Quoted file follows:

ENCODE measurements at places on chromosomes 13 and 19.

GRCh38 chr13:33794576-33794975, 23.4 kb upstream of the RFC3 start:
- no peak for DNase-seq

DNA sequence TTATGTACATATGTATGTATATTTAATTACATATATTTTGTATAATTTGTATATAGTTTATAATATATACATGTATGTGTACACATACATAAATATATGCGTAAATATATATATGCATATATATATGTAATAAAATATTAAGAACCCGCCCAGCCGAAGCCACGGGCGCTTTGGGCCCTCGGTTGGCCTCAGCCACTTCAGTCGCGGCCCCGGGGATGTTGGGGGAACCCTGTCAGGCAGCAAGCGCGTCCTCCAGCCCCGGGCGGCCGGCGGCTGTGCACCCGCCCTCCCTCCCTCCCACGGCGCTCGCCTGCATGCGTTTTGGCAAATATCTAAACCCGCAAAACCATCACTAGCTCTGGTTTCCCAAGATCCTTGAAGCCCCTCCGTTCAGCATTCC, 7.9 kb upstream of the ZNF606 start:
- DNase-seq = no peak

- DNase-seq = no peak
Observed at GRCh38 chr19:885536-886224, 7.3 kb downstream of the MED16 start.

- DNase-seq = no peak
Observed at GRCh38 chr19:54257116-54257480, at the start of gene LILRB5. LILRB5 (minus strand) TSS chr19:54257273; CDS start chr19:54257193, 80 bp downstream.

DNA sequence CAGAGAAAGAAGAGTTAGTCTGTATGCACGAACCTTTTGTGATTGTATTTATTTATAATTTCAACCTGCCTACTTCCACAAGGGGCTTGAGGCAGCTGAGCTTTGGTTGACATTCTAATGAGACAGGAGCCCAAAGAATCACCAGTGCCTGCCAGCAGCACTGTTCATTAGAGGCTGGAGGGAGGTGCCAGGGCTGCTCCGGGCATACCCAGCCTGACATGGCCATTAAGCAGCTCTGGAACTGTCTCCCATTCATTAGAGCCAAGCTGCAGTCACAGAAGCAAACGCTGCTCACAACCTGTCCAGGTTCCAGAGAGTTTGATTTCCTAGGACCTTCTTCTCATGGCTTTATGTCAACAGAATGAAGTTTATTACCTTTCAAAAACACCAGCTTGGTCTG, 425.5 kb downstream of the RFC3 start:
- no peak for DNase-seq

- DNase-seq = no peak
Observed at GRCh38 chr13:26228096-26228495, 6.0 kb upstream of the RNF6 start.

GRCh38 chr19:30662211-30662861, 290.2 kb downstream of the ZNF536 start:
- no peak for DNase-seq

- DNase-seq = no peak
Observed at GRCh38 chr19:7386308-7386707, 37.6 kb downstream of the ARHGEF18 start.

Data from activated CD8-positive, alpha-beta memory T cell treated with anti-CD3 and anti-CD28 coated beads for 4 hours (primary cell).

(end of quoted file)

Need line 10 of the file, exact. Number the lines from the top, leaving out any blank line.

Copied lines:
DNA sequence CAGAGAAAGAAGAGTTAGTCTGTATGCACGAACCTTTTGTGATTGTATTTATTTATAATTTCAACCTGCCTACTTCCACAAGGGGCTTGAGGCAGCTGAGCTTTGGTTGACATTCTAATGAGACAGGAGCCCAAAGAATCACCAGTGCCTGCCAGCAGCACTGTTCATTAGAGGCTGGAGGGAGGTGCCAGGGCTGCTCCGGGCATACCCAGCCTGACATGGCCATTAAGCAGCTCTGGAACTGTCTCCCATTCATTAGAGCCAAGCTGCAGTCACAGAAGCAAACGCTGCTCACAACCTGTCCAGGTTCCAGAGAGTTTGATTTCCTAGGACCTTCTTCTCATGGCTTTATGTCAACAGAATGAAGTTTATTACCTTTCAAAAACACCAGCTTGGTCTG, 425.5 kb downstream of the RFC3 start: